It’s probably a word that you have seen before. Whether you learned about it from friends or family. Maybe in a book, from a tv show, or over the radio. At school, your gym, maybe even in the grocery store. Below are some other terms that may be familiar, and which also describe components of mindfulness:
- Enjoying the Present Moment
- Deep Breathing
The term seems to show up almost everywhere we look!
So … is it really worth all the hype?
In my opinion – the short answer is Yes! Mindfulness can be a simple, effective practice in reducing stress, managing emotional regulation/moods, improving focus, and even in helping with relationship interactions. Do note – that even though I just described it as “simple,” mindfulness practices may not necessarily come easily for everyone. As with so many other goals we create for living healthier, more balanced lives, it takes lots of small steps, and – practice, practice, practice.
So, maybe it begins with one morning out of your week. It could look something like this:
After waking up in the morning, stretch your limbs, sit at the edge of the bed with your feet on the ground. Close your eyes if that feels comfortable. Notice your breath moving in and out of your nose. Begin to notice what happens with any other physical sensations in your body. There may be thoughts that enter your mind. Acknowledge them, and allow them to move past, perhaps imagining them like clouds in the sky. See that they float by, getting smaller and smaller. Come back to the breath. Inhale and exhale. Just like this …
You can start this brief, meditative practice for 60 seconds. A simple gesture of awareness-building to begin your day. Not sure it would work for you in the morning? Mindfulness and meditation can happen at any point during the day! No matter when you decide to incorporate it, set yourself up for success with a few key ingredients. Find a designated space for it, with a low-level of noise or distraction, and bring yourself to your breath. Over time, you might increase the practice to several minutes, or even longer.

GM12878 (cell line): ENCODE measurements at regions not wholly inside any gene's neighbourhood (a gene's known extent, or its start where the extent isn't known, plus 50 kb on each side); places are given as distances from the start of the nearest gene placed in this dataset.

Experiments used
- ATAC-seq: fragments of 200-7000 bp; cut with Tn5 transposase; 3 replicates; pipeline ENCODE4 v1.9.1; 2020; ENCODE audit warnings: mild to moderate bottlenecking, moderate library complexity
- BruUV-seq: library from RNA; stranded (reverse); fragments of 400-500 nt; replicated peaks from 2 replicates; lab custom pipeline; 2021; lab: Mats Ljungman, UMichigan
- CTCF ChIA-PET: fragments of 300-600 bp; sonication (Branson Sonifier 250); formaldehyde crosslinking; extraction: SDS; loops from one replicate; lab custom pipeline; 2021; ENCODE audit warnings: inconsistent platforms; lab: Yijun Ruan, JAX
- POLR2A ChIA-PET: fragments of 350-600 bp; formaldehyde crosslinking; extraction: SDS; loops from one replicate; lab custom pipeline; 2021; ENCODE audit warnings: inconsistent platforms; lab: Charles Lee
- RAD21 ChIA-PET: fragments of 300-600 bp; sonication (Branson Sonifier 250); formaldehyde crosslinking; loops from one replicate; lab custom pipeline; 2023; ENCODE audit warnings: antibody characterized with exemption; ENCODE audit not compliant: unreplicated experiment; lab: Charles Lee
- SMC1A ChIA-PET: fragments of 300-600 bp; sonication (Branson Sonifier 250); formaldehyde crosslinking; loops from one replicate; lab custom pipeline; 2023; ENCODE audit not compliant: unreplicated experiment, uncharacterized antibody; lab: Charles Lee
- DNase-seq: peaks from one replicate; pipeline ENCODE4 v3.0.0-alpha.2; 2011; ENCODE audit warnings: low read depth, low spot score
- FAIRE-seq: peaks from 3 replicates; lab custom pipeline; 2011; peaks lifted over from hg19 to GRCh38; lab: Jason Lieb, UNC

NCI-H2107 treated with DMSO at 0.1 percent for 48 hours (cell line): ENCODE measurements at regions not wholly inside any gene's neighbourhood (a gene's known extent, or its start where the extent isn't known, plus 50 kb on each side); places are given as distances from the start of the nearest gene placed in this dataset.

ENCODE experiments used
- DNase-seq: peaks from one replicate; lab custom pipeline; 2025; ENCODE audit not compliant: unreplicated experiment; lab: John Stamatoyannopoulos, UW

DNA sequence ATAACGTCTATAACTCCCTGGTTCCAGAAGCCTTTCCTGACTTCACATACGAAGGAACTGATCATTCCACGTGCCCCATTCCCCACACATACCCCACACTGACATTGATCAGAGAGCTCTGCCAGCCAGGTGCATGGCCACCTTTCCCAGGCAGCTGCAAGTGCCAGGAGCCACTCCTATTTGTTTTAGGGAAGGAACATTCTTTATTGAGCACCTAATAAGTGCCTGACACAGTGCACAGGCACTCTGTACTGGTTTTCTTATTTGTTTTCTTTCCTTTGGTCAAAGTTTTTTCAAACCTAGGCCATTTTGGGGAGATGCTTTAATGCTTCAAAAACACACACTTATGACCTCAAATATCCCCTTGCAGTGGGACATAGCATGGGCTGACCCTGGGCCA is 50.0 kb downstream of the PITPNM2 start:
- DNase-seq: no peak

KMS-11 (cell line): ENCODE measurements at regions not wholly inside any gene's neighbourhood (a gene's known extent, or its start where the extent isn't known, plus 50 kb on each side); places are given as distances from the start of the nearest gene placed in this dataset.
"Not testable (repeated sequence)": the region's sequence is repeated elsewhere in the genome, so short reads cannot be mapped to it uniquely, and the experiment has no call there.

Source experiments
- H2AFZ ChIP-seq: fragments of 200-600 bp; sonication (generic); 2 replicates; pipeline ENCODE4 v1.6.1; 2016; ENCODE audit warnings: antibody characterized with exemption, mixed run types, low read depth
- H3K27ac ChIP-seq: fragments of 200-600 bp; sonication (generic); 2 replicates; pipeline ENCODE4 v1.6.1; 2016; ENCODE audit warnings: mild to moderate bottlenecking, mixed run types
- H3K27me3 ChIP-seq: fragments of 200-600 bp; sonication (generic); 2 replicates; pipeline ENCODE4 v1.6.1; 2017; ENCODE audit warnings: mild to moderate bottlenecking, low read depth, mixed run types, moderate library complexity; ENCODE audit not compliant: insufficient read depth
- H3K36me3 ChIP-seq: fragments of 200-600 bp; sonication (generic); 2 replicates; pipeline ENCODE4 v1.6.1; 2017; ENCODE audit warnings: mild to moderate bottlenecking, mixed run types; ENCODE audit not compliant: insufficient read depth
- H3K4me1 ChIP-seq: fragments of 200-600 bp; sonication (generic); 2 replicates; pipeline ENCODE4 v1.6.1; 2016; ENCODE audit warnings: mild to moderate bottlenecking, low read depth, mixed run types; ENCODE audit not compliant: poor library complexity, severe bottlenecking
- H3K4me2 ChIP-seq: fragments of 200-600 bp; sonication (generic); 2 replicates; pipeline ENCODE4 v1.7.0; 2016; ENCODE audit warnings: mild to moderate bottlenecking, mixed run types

There are so many ways to use mindfulness in your life – meditation is only one of them! Next time you’re on your lunch break, consider taking a mindful walk. It could be around your office, outside, or wherever you can get a little movement in. Keep all phones and tablets at your desk. Take in all sights, and sounds – engaging in all of your senses. Have you ever experienced what it’s like to discern the texture of air moving around you? Or the way the temperature feels on your skin? Take some time – maybe 10 minutes to start – and notice the way your feet land on the ground. Walking purposefully, stepping all the way from heel to toe.
Perhaps these two mindfulness practices could be applied today to your everyday routine. If you’re interested in learning more about mindfulness, meditation, yoga, or other body-mind connections, here are just a few resources:
- Headspace (has a free 10-day beginner’s course available!)
- Insight Timer
- Books / Pioneers
- The Power of Now, by Eckhart Tolle
- The Miracle of Mindfulness, by Thich Nhat Hanh
- Wherever You Go, There You Are, Jon Kabat-Zinn
- Start Where You Are, Pema Chödrön
Mindfulness pioneer Jon Kabat-Zinn has said that, “mindfulness is a way of befriending ourselves and our experience.” Among the ‘hustle and bustle’ of all your occupational, physical, and personal expectations and responsibilities, act as a friend to yourself. It is truly the relationship in our life which needs the most attention, as it is the one that will last the longest!
Have some mindfulness practices that you already integrate into your life and want to share? Comment on this post! And, if you want to get started but are unsure of where to begin, or if you’re looking to strengthen existing practices, please feel free to reach out to our office, A Better Life Therapy, LLC, at (267) 838-0066.
Befriend yourself. Be well. Namaste (the light in me, honors the light in you).
Carly McDade, MS is a therapist practicing in Center City Philadelphia. Carly uses mindfulness based practices to support individuals, couples, and familes. You can reach Carly directly at McDadeMFT@gmail.com or by using the contact form below.